Martin complimented me with lots of "very goods" and a "well done!" I complimented him on his patience.
On the many chairlift rides we talked about his life in Verbier. He moved from England a few years ago, and spends summers renovating barns into stunning lodges and guest houses. Construction work yields an insight into the most conservative aspect of Verbier society. Last year, while painting the facade of La Ruinette, an antique stone building turned into a cafe and apartments at Le Chable, a village below Verbier, Martin and his team painted many swatches on the exterior wall. A doubtful local, a member of the town council, inquired about their choices, and the color he politely suggested stuck, along with his roofing recommendations.
Despite the inflated prices, Martin hopes to buy and renovate his own barn this year. But overall, the village way of life offers him and his fiancée the possibility for growth. He admires the quality of Swiss life and the pride locals have in their traditions and culture. He may be a ski instructor, but he speaks about hiking in the summer with the same enthusiasm he uses for skiing. When he is not teaching, he wanders onto off-piste trails in Verbier and the neighboring valleys.
On my final descent, the peaks all around me glisten. I have never skied on a more beautiful mountain with such a variety of terrain. But skiing is only half the story. Locals and expats alike make for a vibrant crowd, and I couldn't get enough of it. On my last night, I finally gave in to the culinary cliché and ordered a cheese fondue with black truffles at La Marlenaz, a fairy-style wooden restaurant accessible only by foot or snowcat. I couldn't think of a better way to say goodbye to Verbier.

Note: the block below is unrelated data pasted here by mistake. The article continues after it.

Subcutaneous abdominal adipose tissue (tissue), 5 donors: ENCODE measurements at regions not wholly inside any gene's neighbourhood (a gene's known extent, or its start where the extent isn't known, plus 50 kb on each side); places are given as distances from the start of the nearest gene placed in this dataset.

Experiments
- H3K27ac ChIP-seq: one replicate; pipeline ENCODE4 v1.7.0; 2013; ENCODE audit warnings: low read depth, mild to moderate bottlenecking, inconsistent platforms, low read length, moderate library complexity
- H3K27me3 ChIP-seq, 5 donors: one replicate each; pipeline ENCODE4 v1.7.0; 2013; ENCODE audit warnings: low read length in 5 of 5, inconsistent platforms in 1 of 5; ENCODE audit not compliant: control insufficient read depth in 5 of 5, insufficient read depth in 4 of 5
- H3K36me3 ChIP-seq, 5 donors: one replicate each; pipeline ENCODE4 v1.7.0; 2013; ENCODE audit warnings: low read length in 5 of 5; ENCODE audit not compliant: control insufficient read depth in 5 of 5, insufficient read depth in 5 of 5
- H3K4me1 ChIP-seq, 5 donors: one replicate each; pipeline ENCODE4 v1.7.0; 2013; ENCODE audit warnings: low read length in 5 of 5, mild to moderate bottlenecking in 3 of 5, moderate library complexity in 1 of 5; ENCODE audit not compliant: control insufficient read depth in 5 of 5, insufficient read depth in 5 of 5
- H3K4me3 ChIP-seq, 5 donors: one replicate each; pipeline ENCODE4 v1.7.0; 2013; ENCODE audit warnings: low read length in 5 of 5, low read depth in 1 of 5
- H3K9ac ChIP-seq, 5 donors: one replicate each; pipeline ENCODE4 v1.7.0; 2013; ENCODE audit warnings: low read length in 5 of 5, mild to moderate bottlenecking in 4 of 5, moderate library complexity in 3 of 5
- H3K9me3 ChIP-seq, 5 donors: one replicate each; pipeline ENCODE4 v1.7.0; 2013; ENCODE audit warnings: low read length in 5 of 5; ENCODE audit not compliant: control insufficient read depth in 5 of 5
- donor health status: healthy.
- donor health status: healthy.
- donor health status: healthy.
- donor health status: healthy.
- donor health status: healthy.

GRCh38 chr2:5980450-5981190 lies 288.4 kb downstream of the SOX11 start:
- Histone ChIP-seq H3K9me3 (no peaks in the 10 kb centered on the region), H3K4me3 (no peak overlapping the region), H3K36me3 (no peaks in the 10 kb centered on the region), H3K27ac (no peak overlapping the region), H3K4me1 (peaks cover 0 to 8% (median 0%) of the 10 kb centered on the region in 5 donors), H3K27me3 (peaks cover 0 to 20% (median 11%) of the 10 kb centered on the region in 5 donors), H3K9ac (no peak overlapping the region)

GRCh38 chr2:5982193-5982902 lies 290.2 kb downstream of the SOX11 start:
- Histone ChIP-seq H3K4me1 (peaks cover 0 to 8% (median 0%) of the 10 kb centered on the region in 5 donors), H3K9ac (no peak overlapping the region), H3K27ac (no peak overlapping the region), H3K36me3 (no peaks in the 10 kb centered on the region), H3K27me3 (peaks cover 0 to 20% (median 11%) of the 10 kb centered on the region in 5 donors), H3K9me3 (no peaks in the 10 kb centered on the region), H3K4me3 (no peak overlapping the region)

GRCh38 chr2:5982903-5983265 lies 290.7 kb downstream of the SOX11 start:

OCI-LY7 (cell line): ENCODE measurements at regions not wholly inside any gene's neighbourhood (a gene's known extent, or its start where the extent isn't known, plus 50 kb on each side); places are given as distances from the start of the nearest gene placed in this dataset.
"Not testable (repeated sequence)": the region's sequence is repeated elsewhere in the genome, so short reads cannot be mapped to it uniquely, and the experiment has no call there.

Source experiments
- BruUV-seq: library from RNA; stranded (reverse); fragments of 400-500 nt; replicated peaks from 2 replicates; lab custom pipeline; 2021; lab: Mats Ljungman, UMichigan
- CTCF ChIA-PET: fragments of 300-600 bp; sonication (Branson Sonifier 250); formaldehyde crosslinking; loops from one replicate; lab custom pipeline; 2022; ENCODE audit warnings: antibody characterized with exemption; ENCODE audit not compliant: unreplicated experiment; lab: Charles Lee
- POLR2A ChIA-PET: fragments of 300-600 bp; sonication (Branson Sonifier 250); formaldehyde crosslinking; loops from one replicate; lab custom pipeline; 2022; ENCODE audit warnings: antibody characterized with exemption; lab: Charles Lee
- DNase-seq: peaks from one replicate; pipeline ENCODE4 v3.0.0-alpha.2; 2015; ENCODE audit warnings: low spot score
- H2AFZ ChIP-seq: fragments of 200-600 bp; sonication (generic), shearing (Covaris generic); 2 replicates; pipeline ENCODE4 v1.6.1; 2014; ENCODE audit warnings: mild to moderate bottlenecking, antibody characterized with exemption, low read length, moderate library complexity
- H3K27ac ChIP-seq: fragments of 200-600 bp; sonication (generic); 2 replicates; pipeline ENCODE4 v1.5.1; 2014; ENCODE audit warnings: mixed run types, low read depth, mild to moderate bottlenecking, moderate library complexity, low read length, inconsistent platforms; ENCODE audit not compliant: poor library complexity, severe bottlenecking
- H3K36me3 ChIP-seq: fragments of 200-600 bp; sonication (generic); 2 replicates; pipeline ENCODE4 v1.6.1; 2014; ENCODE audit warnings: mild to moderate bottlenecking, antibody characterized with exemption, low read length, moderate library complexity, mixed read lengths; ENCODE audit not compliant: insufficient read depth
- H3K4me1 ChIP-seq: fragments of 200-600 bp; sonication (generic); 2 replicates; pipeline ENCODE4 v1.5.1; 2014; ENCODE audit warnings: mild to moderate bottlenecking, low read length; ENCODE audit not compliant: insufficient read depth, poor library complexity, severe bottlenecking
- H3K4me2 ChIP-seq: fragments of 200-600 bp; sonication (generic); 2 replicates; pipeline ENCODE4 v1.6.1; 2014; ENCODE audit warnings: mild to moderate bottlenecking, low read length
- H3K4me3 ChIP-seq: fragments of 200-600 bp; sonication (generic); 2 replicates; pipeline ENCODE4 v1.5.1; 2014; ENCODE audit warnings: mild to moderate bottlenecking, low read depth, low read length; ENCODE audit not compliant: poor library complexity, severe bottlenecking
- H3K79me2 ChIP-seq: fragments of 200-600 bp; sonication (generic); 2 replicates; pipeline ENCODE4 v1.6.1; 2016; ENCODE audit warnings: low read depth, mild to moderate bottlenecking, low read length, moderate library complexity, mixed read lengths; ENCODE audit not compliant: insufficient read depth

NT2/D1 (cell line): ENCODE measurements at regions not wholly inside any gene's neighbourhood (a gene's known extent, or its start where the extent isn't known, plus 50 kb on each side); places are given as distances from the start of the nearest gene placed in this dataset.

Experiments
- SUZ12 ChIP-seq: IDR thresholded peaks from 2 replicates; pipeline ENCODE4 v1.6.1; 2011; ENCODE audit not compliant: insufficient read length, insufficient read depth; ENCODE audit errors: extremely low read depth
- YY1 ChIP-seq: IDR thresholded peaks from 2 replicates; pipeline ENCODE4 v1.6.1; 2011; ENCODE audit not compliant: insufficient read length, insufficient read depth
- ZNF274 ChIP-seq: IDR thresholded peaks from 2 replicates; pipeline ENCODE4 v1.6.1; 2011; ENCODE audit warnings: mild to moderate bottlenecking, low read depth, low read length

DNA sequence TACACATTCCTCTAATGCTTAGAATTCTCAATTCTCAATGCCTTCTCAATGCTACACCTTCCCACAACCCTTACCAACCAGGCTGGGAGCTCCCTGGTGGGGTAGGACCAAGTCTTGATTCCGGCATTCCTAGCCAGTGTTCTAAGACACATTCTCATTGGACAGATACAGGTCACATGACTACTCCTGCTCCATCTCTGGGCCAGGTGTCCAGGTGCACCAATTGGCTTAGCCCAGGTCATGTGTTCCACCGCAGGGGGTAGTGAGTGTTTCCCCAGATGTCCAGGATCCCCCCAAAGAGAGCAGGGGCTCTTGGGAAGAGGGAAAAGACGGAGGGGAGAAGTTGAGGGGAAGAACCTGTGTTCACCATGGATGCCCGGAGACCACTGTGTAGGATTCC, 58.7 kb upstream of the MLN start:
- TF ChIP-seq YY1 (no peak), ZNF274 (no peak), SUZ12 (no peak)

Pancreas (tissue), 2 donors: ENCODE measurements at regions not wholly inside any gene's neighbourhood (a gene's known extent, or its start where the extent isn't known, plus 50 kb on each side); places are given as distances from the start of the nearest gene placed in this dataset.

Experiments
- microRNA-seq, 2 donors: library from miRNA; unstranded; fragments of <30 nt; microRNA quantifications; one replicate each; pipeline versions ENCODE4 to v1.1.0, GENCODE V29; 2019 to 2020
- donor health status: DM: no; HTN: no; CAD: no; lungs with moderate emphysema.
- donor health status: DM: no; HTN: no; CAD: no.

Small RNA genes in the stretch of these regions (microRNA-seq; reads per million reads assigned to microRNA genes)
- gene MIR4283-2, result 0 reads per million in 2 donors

PLAN YOUR TRIP
Geneva (GVA) is the closest airport. From there, you can hire a car or take the train to Le Chable, then the cable car to Verbier. The village discourages visitors from arriving in their own cars. There are very few parking garages, and they are hidden from view, carved into the mountain. Better still, heli in.
WHERE TO STAY
If Verbier is too pricey, the nearby village of Le Châble is a brand-new cable car away and has lots of budget lodging options.
WHERE TO EAT
Le Dahu is the best option on the slopes, from salads and pizza to escargots. Everything is great.
Milk Bar in town is a charming place above a cheese store, ideal for gorging on savory and sweet crepes on a white-out day.
La Marlenaz is the most charming place in Verbier. They serve incredible fondues and duck. It's a must. Walking back down to the village is half as fun as sledding.
The BBC reports that 24 people have died in avalanches since Christmas 2013 in France and Switzerland. If you want to try off-piste skiing, make sure you are equipped with an air vest and that you stay on the monitored trails.
CLASSES & EQUIPMENT
Verbier tourism website is a great resource for events, accommodations, shops, and services.